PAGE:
Local company helps performers make a band and book a show

BY LEA YAMASHIRO
Special to the Daily Press

How do people cope with the struggle to find band members and gigs? They invent an online, live music-marketplace.

After working on Wall Street and then at AOL during the dot-com boom, Canadian-born turned Santa Monica-local David Baird, founder of Gigmor, moved to Los Angeles in 2007 to continue to pursue his passion for technology. However, technology has not always been Baird’s only focus; he has always had a passion for music.

Baird has been the leader and guitar player for many bands, playing guitar; these have been varied types of bands – original bands, cover bands, and “a little bit of everything,” as he put it. He helped create a few bands while working in New York and Virginia.

When he moved to Los Angeles, Baird opened up a digital agency called Troubadour Digital Media and served a few notable clients. Meanwhile, while forming a band, he realized that despite the obvious implied advantages of being a musician in Los Angeles, he had a very hard time booking gigs and finding musicians to fill in for band members.

He launched into this issue with the vision of creating an musician-matching, gig-booking website, on which people had a forum to both self-advertise and search for needed musicians with more ease. Hence, Gigmor was borne.

“It all kind of came to the forefront when I moved to LA. I was a lone musician, and needed to put a band together. I needed a rhythm section and other players, a singer, and so on. That was when the lightbulb went off that, ‘Hey, technology could really solve this problem,’ just as dating sites did for people looking for other kinds of people, just under different circumstances,” Baird said.

Gigmor was founded and launched in 2014, initially as a “Linkedin for musicians,” Baird explained when asked about the early days of the company. This first iteration of the website was simply a musician-matching website designed to help people find members for their bands. This allowed musicians to post an ad looking for, say, a drummer, and the website helped connect them.

Over the last year, the Gigmor team created a new parallel version of the company that not only is a place for musicians find each other to fill spots in bands, but is now a “music marketplace” where musicians can find gigs to play and hosts can find musicians to play at their concerts.

“As a percentage of all working musicians and bands, a very small number are actually represented by labels and managers, about 15-20,000,” Baird said. “The rest, which number in the millions, are kind of in a do-it-yourself world.

It’s a very fragmented world where there are over 10,000 music venues in the United States. And these millions of bands, they have no real easy way to connect with each other. The venues have no real way of evaluating talent.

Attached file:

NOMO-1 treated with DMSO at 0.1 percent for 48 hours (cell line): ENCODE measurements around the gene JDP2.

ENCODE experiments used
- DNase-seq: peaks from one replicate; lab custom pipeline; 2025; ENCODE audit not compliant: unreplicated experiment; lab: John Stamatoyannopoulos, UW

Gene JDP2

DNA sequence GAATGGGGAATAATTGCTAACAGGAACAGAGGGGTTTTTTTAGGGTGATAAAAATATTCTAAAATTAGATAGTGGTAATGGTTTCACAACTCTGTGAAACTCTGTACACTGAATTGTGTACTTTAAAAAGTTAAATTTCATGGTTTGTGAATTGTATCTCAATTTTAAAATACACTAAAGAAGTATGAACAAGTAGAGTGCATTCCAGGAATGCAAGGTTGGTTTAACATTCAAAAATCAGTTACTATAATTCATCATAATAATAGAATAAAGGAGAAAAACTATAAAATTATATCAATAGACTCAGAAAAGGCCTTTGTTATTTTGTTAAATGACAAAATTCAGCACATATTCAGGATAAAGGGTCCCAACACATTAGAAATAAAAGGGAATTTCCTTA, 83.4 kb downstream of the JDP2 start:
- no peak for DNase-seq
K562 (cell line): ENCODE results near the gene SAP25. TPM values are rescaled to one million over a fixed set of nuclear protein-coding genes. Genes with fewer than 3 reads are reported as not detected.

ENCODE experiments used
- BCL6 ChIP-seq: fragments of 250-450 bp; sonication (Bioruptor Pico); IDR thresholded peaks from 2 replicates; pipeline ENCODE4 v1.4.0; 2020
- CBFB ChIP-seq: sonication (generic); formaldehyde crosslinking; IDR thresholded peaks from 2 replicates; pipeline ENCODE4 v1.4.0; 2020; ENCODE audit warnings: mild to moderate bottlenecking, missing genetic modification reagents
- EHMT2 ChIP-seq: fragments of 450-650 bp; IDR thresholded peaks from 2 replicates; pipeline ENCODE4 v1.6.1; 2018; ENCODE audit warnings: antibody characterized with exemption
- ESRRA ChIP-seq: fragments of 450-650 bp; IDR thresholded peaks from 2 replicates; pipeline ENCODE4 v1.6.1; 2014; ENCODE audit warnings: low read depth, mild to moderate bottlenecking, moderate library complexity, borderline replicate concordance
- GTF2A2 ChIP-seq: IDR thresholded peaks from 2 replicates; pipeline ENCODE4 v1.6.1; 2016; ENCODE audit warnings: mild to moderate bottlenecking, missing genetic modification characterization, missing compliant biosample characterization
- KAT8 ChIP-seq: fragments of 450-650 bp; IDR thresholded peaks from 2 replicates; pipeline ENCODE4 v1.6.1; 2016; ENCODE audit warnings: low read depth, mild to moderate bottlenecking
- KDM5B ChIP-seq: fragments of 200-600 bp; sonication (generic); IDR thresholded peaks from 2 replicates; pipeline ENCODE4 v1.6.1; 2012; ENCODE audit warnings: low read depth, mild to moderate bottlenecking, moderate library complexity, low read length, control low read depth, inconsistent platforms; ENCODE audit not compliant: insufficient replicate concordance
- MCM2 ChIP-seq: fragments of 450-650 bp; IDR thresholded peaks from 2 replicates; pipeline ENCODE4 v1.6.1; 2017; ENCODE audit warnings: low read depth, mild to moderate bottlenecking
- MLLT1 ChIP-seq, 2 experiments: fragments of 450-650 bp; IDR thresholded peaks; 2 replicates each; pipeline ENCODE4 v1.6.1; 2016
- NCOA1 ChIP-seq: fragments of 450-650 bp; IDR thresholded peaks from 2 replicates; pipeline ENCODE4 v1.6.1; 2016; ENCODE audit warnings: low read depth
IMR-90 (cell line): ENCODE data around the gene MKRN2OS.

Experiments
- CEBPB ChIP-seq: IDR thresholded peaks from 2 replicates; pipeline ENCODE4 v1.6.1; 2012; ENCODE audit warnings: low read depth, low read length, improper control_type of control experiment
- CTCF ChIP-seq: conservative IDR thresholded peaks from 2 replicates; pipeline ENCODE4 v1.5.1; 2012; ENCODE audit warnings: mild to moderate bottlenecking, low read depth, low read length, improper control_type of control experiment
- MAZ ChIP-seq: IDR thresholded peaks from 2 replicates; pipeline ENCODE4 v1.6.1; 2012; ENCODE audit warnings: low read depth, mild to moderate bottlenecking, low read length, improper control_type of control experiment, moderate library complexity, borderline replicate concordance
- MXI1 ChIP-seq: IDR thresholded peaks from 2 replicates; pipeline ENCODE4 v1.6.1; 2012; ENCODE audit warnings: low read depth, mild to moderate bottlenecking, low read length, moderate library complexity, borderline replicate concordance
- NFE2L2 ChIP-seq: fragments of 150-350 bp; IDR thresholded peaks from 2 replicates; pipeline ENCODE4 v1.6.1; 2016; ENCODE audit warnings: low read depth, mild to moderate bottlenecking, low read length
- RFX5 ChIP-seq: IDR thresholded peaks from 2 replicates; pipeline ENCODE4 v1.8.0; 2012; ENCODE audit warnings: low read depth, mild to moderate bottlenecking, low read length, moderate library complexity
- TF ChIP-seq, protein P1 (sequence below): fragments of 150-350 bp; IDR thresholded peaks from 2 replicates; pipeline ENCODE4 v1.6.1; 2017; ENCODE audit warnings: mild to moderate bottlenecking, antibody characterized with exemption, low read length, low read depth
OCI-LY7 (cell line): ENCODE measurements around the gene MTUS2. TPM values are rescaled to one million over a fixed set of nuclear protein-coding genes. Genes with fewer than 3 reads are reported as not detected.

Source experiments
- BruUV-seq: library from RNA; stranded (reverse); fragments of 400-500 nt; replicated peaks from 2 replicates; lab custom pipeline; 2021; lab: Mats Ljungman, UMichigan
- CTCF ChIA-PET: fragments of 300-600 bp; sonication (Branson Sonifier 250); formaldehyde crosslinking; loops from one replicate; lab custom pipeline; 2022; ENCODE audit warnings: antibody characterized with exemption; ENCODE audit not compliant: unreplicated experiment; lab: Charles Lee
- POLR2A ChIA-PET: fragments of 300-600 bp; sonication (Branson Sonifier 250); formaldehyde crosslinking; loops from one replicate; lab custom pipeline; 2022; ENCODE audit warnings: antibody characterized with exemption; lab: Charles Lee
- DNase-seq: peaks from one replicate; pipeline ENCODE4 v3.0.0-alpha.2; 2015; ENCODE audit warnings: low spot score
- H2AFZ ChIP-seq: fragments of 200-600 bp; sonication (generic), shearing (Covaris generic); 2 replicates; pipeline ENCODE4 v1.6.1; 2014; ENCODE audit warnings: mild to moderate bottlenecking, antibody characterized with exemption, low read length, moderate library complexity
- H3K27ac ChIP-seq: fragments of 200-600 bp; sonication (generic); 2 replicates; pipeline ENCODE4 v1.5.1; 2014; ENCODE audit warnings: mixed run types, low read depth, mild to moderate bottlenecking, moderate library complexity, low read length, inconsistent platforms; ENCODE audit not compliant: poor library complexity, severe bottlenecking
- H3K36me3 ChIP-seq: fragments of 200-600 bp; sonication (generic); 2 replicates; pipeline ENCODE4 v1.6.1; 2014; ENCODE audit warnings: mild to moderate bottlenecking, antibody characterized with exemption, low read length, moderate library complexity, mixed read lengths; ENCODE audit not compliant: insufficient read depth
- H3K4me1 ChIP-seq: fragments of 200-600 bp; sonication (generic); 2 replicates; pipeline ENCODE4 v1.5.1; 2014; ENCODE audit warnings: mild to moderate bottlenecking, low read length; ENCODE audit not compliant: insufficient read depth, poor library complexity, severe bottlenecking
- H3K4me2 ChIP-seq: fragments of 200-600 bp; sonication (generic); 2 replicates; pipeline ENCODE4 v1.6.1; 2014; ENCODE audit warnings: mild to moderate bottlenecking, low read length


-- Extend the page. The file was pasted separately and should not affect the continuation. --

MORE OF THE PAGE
The whole process is very inefficient and frustrating for everybody. It’s an ideal candidate for an online marketplace to come in and solve problems for both sides.”

On the site, musicians make profiles that allow them to apply for gigs that are posted by event planners, talent buyers, venue managers, and others who are on the search for musicians. Bands and solo artists can also make “avail posts,” letting buyers in their areas know that they are available for certain dates, times, and types of events. Although the site is now very focused on being a marketplace, it still helps musicians find each other very easily through the website’s help.

The idea that fueled Gigmor in the first place was the search for live music; owners need musicians to play at their venues and musicians need members in their bands to perform.

Local-live music is the foundation of this type of marketplace, which is why it is such an important aspect of the company.
“Our mission is global, but really comes down to that local level.

Our mission is to bring more live music to life and to the world, because we’ve made it easier to find and book talent. In every community, like Santa Monica, around North America and around the world, there’s a lot of unused capacity,” Baird said. “Venues are quiet or dark or closed entirely on Mondays and Tuesdays.

Bands are sitting idle and would love to be out there playing. Our goal is, in making it easier to find and book talent, helping there to be more live music in a community like Santa Monica, and we think that’s absolutely what’s going to happen.”

editor@smdp.com

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